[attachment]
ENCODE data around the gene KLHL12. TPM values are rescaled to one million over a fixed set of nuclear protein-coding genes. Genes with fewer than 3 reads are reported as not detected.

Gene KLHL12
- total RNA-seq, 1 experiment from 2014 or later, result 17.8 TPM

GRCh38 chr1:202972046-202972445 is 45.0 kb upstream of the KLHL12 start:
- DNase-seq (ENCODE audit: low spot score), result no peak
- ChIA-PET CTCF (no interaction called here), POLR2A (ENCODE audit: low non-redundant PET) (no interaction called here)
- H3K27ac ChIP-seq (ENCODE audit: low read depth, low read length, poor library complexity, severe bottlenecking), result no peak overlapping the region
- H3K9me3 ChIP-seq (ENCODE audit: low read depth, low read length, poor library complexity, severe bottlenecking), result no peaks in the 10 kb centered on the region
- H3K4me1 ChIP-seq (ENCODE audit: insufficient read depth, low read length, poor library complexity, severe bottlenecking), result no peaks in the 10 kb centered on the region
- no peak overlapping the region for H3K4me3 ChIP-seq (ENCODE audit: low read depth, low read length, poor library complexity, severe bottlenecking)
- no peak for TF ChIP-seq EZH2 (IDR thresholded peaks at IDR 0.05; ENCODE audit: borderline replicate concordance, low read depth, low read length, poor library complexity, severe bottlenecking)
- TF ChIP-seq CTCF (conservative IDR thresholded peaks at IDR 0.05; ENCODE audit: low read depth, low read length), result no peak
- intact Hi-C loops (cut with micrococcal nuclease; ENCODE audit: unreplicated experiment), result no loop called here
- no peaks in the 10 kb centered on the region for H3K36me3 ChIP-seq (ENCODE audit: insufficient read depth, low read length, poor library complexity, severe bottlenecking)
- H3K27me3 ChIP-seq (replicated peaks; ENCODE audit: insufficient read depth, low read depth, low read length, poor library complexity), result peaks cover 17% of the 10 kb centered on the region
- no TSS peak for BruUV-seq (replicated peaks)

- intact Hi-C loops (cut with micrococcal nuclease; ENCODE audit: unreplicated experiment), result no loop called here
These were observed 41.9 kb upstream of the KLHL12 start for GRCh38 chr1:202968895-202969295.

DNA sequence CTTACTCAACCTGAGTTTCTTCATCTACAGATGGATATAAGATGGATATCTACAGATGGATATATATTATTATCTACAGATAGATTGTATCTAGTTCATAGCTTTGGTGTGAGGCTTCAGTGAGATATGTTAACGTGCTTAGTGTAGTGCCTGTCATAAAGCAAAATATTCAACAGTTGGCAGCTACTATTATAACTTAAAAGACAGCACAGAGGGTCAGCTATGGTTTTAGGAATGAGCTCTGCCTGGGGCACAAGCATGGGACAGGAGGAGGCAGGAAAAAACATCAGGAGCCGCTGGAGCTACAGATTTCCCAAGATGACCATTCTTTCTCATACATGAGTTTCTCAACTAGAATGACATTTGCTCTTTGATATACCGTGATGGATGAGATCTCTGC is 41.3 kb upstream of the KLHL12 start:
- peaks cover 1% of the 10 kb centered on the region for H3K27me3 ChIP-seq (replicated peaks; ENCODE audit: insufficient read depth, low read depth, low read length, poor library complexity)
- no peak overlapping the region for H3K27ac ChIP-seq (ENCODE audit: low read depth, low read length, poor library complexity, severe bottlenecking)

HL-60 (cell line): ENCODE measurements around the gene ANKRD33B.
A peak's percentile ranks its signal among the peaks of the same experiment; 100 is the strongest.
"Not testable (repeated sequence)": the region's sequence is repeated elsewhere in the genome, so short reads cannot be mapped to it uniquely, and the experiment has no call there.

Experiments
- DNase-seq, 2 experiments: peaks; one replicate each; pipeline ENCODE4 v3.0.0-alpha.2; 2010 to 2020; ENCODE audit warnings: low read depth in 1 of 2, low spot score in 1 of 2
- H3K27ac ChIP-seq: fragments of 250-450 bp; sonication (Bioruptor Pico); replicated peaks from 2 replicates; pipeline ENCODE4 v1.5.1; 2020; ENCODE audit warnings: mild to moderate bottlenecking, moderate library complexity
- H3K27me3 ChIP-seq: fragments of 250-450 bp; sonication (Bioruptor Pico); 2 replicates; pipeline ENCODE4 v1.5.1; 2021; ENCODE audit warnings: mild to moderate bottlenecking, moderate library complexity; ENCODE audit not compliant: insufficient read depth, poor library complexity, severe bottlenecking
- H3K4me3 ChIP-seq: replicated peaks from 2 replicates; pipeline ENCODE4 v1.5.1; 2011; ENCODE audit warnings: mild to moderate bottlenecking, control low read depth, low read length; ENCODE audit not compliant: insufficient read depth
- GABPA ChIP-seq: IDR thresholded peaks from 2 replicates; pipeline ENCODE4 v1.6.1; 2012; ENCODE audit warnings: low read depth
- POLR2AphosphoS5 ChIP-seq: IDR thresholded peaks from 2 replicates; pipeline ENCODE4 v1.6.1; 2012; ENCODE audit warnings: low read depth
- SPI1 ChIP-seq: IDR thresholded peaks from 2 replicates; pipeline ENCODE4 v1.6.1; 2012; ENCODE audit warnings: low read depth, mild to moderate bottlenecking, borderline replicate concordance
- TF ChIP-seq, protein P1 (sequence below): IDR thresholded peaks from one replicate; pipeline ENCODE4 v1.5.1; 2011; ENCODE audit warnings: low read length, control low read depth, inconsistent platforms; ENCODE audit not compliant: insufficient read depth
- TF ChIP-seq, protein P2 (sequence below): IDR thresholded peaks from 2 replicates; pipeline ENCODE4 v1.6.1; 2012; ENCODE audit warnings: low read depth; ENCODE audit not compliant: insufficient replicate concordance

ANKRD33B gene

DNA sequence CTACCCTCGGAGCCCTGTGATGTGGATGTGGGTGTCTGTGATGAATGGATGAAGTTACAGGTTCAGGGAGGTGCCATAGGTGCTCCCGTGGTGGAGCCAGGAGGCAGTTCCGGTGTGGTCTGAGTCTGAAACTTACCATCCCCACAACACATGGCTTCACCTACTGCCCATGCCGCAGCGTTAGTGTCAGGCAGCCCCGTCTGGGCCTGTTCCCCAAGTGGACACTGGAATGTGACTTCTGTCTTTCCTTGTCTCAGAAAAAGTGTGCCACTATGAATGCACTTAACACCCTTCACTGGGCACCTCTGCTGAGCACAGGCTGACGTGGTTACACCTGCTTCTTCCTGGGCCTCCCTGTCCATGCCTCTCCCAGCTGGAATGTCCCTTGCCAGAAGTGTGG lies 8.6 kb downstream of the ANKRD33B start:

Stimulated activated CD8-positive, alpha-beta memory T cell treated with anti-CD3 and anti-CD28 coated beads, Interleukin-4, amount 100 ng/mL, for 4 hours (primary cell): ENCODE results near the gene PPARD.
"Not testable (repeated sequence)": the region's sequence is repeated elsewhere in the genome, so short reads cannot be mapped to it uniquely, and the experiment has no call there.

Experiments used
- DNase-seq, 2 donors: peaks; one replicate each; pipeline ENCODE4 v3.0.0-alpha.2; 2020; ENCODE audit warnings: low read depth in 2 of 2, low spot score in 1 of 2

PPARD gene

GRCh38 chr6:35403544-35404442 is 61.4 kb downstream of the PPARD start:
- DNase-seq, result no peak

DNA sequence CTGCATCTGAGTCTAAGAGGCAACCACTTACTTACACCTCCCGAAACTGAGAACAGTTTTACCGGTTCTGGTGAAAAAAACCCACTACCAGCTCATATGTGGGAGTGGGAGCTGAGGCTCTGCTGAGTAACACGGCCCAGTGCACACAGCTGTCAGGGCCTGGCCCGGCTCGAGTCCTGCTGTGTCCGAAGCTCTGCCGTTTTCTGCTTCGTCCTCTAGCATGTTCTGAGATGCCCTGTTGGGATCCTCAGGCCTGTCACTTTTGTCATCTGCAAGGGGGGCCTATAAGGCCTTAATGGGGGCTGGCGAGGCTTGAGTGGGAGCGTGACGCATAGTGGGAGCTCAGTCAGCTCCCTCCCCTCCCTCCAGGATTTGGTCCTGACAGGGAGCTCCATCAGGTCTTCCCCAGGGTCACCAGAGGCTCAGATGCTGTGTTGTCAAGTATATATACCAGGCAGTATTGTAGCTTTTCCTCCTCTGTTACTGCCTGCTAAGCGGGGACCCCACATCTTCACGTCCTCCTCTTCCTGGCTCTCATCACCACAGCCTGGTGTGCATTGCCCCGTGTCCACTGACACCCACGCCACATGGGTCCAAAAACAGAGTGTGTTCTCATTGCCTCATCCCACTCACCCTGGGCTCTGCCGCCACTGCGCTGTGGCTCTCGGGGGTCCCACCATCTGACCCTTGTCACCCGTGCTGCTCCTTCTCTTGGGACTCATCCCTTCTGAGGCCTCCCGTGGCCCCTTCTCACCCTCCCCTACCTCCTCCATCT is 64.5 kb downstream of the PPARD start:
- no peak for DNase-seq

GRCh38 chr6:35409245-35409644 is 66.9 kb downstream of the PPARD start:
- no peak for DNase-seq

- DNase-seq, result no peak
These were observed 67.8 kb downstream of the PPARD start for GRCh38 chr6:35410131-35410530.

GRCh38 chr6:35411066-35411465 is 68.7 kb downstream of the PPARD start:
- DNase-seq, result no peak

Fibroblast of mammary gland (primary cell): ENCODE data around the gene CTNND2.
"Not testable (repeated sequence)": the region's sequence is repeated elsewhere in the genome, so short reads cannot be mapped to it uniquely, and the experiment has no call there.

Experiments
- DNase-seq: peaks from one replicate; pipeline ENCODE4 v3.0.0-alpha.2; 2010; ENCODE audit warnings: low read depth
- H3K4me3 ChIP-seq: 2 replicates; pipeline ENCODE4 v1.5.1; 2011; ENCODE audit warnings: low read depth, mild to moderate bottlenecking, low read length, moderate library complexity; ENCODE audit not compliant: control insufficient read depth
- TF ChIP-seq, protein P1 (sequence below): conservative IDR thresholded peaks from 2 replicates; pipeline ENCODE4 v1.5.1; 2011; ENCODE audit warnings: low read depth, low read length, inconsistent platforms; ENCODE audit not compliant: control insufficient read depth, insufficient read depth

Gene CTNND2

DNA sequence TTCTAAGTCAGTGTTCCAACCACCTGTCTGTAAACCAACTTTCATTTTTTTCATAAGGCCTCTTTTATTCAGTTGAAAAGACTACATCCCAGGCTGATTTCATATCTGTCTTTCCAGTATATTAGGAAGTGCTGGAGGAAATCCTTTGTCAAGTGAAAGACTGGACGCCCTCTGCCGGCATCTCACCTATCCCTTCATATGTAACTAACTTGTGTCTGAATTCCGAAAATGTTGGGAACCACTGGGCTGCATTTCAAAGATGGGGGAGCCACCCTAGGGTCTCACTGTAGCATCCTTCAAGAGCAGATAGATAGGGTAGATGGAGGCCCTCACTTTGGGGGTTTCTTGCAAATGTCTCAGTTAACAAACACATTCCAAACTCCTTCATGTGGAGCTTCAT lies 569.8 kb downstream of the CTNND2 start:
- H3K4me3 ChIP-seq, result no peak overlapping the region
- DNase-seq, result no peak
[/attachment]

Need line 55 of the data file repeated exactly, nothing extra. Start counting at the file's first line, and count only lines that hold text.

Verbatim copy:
- DNase-seq: peaks from one replicate; pipeline ENCODE4 v3.0.0-alpha.2; 2010; ENCODE audit warnings: low read depth